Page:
MANILA, Philippines - The Philippine economy is expected to remain strong this year despite the slowdown in the first quarter, according to the latest HSBC Global Research.
“The economy slowed more than expected due to output loss from Typhoon Haiyan. Growth, however, was still above trend, reflecting sticky household consumption and gradually rising investment,” HSBC Asian economist Trinh Nguyen said in the research.
Nguyen said with this optimism, the bank is maintaining its 2014 Philippine growth forecast of 5.9 percent, a deceleration from 7.2 percent in 2013.
The Philippines grew 5.7 percent in the first quarter of 2014 coming from a year of major disasters. Despite this, the Philippines ranked as the third fastest growing economy in Asia, after China (7.4 percent) and Malaysia (6.2 percent).
The government believes that the Philippines is on the right path with nine consecutive quarters of above 5.5 percent GDP (grow domestic product) growth, bringing President Aquino’s average quarterly GDP growth rate to six percent.
The report noted that despite slowing growth, supply-side constraints would push headline inflation higher in the third quarter of 2014.
“This will cause the BSP to hike main policy rates to mop up liquidity. We expect the central bank to raise rates by 50bp by yearend, taking the policy rate to four percent,” she said.
Describing the implications of the GDP slowdown, the HSBC economist said “optimism is riding high in the Philippines and the slower-than-expected growth rate in Q1 2014 will not dampen the mood.”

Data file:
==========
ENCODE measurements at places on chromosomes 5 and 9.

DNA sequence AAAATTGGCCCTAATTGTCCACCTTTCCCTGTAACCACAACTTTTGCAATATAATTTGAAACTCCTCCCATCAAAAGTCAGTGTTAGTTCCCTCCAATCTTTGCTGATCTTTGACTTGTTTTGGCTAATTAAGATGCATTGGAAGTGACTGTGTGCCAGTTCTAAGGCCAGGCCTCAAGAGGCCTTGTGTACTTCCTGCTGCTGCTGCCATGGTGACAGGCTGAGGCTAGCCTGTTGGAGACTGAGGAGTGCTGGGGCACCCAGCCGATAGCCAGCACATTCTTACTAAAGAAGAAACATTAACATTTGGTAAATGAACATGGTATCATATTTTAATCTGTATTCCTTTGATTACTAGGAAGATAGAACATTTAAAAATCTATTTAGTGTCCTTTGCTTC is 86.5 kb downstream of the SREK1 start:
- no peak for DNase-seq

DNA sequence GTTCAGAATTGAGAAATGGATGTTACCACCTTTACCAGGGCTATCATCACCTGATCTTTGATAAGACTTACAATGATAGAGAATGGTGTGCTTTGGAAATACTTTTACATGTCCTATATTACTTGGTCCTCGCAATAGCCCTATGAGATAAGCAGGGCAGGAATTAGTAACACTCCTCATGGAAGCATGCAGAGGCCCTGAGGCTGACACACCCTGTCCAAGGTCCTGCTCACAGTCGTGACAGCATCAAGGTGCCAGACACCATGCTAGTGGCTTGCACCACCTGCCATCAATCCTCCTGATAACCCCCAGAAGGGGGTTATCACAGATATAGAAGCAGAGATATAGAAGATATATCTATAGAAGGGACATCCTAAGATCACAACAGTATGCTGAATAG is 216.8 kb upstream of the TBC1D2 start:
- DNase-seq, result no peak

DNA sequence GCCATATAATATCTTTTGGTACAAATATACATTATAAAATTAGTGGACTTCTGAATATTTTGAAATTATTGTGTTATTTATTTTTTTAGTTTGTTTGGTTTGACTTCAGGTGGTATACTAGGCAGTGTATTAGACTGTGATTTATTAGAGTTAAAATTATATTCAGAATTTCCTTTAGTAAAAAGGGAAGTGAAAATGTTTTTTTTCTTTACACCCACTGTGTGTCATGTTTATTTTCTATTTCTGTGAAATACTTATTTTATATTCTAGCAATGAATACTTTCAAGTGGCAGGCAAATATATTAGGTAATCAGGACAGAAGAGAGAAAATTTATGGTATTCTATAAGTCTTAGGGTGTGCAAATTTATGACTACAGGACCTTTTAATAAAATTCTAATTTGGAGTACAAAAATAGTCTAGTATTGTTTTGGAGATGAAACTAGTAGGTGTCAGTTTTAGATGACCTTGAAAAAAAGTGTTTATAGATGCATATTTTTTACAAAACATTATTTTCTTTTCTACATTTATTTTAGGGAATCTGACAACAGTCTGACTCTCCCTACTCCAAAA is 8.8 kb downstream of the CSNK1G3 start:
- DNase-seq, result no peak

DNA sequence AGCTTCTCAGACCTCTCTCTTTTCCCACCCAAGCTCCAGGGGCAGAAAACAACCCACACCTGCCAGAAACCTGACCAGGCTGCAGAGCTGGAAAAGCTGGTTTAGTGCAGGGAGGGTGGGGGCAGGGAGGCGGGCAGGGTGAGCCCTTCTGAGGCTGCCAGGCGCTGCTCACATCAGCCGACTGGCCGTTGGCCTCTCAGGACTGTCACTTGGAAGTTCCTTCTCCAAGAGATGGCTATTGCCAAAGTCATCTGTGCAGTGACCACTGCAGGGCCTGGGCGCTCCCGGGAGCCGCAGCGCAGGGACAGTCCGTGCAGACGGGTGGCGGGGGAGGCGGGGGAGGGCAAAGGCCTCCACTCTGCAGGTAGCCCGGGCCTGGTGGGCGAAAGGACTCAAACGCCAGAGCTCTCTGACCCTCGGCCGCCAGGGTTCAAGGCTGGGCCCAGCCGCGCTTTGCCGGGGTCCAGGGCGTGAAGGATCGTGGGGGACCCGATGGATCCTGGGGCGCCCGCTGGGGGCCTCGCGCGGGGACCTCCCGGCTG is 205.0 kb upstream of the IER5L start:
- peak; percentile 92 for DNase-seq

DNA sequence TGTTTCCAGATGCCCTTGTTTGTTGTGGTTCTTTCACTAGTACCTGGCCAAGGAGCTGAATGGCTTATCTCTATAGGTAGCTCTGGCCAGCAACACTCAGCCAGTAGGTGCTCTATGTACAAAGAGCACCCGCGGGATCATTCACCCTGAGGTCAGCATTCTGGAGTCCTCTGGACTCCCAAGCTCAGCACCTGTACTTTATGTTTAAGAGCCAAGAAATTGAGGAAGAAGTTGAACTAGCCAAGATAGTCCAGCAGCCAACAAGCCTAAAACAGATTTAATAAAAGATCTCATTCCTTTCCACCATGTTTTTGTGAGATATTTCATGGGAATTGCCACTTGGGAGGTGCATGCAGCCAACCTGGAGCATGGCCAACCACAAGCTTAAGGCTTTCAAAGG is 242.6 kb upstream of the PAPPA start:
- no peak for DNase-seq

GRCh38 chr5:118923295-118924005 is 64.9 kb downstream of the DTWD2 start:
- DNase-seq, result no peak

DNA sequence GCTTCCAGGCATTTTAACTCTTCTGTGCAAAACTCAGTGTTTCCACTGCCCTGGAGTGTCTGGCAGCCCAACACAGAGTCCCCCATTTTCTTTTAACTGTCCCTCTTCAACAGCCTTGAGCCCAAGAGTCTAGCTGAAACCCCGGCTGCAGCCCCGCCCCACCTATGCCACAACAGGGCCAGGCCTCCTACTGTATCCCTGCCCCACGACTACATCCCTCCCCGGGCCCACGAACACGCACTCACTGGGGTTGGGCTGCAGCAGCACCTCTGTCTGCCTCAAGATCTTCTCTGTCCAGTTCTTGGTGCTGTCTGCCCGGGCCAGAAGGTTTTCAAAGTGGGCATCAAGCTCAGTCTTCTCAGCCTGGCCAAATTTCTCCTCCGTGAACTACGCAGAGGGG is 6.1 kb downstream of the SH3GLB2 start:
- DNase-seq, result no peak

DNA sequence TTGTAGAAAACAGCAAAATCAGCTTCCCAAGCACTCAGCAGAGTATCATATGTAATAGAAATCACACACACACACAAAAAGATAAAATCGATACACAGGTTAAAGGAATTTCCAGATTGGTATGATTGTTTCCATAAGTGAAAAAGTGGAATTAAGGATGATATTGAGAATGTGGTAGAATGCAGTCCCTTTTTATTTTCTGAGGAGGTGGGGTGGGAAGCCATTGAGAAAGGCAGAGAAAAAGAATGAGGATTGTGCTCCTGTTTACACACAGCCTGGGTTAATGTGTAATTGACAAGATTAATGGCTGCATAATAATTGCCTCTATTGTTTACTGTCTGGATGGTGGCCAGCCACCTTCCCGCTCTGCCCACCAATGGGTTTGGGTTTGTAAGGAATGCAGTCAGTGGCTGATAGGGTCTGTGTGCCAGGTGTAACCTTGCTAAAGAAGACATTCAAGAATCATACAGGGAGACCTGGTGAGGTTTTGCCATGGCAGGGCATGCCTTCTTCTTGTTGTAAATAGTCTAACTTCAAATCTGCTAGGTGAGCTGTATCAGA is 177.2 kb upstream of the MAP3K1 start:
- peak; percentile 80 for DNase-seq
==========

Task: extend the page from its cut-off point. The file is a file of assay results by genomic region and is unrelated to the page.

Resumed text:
“The deceleration to 5.7 percent y-o-y (year-on-year) in Q1 2014 from 6.3 percent in Q4 2014 reflects the loss of agriculture output from Typhoon Haiyan. This has been our view: growth is expected to slow to 5.9 percent in 2014 from 7.2 percent in 2013 but is still above trend thanks to sticky household consumption in the Philippines. With sluggish global demand, frequent natural disasters, and limited spending on infrastructure, the pace, although slowing, is still rather impressive,” she added.
According to the report, household spending remains solid and a key driver of growth.
“Private consumption has consistently contributed about 4 ppt per quarter to y-o-y growth in the past two years. This is thanks to sticky remittance inflows and strong demographic transitions, which fuel demand for key goods such as food and garments. Inventories, however, were a drag to growth in Q1 2014 due to output losses,” it said.
But the HSBC report warned that the Philippines is facing supply-side constraints, which would stoke inflationary pressures.
Already, the negative supply shock from Typhoon Haiyan pushed up food and household item prices. With electricity supply short and el n?no likely to cause lower than expected rainfall in Q4 2014 and Q1 2015, upside risks to inflation are high. We expect inflation to accelerate in Q3 2014,” it said.
With this, Nguyen said “the BSP, thus, will have to raise interest rates to mop up excess liquidity and temper inflationary pressures. This obviously will be costly for the central.”
“Therefore, we expect the central to hold out as long as possible, employing one more (reserve requirement rate) RRR hike before it resorts to policy and SDA rate hikes. Ultimately, rates will have to be normalized. This may come as early as the June meeting. We expect the BSP to raise the policy rate by 50bp to four percent by yearend,” she said.